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New York, City of v. Anglebrook Ltd. Partnership

ELR Citation: 26 ELR 20126
Nos. No. 94 Civ. 7215 (BDP), 891 F. Supp. 908/40 ERC 1821/(S.D.N.Y., 04/14/1995) sufficiency of stormwater plan

The court holds that a plaintiff city challenging the sufficiency of a developer's stormwater pollution prevention plan (SWPPP) under the state pollution discharge elimination system general permit failed to prove that the SWPPP's stormwater runoff and erosion control measures violate the general permit and that stormwater discharged during and after construction of a golf course would cause or contribute to violations of water quality standards. Reviewing the general permit SWPPP requirements, the court notes that the permit's guidelines are intended to be flexible rules that require applicants to exercise good engineering practices informed by professional judgment and common sense. Addressing whether the developer exercised professional design judgment within the parameters of the guidelines, the court finds that (1) the SWPPP contains sufficient information to allow an evaluation of whether it complies with the general permit; (2) the SWPPP includes adequate erosion control measures; (3) the use of sod is a suitable erosion control method; (4) the planned stormwater diversions are properly located to function as a suitable erosion control method; (5) the SWPPP's silt fence design does not violate the permit guidelines; (6) the SWPPP includes properly designed stormwater management controls; (7) the SWPPP adequately protects against thermal pollution from stormwater; and (8) the SWPPP contains adequate inspection and monitoring provisions. The court holds that the city failed to establish that the overall amount of phosphorous and, consequently, the amount of algal bloom would increase due to increased stormwater runoff from the site in violation of the general permit. The court also holds that the city failed to establish that the developer's pesticide use on the golf course would add to the discharge of large quantities of pollutants into on-site streams during storms. The developer has sufficiently guarded the watershed from deterioration with detailed structural and backup measures, buttressed by monitoring and inspection to ensure compliance. Finally, the court holds that the city failed to prove that any deficiencies in the SWPPP would cause irreparable harm to the city's reservoirs or its drinking water that might warrant injunctive relief.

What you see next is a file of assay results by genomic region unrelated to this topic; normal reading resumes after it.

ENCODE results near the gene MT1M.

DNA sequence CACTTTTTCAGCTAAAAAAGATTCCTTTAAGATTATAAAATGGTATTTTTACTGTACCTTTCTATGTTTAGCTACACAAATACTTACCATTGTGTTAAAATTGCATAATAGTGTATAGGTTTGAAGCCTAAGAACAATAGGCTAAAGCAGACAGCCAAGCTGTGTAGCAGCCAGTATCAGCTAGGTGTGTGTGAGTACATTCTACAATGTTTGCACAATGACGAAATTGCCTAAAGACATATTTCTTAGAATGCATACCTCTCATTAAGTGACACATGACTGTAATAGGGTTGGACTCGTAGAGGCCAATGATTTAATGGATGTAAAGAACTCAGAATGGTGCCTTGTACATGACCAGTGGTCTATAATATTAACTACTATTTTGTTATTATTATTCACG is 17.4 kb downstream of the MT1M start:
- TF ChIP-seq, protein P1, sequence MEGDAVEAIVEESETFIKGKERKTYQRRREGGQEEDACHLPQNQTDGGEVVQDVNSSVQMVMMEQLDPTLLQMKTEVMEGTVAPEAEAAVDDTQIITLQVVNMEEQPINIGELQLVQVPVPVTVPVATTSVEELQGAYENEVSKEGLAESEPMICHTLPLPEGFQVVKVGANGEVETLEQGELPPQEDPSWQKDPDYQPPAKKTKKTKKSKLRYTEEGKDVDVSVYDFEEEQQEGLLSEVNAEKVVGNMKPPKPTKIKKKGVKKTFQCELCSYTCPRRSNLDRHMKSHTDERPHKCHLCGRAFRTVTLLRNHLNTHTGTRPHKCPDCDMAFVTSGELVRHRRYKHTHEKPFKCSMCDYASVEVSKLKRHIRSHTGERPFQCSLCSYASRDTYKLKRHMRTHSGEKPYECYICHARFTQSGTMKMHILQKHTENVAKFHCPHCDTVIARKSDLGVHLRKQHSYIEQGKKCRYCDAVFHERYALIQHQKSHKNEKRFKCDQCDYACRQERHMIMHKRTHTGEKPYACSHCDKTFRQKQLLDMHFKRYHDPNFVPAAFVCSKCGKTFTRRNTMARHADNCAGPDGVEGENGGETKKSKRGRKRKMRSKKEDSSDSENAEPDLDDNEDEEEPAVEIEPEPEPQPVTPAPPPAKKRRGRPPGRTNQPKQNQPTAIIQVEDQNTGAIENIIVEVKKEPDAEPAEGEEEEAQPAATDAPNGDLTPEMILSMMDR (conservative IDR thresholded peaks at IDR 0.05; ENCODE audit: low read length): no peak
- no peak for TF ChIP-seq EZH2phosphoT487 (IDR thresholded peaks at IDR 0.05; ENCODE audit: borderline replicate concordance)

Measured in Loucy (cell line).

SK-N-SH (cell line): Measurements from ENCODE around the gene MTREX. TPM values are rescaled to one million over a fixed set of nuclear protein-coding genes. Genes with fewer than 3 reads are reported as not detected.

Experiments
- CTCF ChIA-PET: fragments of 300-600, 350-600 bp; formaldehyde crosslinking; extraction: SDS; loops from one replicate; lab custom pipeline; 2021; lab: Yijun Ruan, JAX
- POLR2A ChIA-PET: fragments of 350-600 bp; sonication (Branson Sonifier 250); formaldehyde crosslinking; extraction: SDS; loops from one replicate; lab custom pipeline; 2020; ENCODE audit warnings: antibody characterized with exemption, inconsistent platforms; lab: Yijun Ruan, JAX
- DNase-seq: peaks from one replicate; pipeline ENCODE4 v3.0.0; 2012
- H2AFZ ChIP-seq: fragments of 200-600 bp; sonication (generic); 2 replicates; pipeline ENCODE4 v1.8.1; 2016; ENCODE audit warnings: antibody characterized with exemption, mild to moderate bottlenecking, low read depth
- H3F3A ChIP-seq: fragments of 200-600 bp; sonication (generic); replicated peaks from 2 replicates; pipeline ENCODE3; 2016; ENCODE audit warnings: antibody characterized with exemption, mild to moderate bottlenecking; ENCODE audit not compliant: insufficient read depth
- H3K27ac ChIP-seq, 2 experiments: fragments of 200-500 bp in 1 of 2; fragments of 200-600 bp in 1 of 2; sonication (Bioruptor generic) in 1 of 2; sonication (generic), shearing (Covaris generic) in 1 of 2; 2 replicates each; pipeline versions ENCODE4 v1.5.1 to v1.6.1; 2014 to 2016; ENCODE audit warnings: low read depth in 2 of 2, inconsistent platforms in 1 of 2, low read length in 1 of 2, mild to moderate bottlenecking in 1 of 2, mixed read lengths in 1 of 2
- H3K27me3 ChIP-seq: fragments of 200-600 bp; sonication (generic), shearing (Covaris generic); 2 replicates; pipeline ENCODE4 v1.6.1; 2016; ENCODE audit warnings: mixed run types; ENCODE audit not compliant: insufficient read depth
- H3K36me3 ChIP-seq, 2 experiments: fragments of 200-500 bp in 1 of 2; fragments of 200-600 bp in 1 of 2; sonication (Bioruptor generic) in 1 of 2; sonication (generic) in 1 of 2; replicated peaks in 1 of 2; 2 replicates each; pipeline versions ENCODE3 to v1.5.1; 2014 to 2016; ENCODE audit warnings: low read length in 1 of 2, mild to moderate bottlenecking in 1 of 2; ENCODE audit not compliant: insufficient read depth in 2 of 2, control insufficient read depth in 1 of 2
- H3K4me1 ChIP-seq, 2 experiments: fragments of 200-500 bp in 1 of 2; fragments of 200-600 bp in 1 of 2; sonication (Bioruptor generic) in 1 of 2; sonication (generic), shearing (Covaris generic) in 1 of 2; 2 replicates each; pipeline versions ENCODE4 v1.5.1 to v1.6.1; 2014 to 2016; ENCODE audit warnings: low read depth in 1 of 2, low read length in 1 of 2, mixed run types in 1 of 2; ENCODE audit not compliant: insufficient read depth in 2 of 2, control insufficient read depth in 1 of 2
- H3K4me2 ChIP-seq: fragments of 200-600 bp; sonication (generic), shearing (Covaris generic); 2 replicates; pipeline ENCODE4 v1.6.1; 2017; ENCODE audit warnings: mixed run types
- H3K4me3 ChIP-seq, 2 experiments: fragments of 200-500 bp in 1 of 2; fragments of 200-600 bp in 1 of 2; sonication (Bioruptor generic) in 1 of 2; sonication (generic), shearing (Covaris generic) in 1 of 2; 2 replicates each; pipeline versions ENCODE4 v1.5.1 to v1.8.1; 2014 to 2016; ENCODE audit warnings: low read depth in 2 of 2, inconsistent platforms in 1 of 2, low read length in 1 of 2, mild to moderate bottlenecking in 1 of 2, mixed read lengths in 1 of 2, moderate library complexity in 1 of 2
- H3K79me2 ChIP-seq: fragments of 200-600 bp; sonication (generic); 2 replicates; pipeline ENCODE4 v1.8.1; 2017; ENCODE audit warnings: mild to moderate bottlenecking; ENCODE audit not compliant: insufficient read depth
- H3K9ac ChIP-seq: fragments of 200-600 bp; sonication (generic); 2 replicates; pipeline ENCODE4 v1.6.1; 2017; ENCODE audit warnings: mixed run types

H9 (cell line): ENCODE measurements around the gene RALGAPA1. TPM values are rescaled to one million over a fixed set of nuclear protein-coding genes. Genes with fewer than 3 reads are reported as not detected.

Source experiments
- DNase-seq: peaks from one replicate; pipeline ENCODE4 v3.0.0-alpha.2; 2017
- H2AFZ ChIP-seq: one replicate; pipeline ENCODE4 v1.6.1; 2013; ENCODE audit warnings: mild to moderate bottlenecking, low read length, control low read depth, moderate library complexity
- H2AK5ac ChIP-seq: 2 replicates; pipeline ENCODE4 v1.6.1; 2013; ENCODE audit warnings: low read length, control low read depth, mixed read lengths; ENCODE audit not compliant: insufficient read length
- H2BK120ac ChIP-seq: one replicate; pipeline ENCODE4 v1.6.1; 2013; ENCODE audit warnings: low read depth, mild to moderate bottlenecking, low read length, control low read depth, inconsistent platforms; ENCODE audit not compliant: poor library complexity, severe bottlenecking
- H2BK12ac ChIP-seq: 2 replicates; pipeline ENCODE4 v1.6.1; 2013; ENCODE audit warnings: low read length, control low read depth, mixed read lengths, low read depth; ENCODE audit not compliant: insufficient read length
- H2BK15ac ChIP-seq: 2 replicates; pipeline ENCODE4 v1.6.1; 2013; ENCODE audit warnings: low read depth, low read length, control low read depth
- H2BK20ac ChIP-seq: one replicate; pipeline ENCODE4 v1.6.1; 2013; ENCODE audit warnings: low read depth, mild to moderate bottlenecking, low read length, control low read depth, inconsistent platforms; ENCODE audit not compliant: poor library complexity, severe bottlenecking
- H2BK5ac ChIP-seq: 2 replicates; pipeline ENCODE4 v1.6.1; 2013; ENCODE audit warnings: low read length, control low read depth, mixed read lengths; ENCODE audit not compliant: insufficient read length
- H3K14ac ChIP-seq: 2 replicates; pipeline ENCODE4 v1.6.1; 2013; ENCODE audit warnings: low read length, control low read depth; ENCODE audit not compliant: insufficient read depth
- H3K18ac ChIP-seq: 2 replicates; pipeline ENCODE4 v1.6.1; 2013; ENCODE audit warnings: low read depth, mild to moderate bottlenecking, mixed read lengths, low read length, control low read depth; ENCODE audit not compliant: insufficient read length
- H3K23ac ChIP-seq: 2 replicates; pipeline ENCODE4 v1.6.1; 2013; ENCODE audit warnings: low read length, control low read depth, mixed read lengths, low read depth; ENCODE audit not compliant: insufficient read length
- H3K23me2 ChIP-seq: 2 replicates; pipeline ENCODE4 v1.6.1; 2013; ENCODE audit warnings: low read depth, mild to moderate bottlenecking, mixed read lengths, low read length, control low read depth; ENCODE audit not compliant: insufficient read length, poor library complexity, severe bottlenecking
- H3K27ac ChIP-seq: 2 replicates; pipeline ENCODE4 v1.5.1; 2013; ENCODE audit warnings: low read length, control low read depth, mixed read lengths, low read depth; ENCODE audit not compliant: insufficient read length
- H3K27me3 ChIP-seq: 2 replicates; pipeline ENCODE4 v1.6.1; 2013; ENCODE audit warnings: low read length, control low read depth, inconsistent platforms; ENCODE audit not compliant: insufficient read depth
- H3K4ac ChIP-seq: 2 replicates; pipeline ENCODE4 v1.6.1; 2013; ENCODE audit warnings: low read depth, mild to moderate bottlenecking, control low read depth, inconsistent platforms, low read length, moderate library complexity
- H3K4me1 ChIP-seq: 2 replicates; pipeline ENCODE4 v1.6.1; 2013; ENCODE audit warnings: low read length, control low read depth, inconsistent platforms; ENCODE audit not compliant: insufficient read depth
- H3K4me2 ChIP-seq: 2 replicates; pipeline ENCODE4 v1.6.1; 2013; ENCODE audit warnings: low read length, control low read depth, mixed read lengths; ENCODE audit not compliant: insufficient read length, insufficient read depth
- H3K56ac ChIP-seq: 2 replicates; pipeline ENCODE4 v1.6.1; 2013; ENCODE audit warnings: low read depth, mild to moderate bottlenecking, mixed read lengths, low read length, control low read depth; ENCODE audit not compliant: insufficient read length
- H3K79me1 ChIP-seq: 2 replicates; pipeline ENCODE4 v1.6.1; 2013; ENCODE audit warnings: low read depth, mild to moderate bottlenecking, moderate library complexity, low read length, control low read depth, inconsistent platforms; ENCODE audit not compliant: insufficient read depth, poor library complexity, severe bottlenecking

[A previous decision in this litigation is published at 26 ELR 20122.]

Counsel for Plaintiff
Philip M. Bein
New York City Law Department
Office of the Corporation Counsel
100 Church St., New York NY 10007
(212) 788-0303

Counsel for Defendants
Henry M. Hocherman
Shamberg, Marwell, Cherneff, Hocherman, Davis & Hollis
55 Smith Ave., Mt. Kisco NY 10549
(914) 666-5600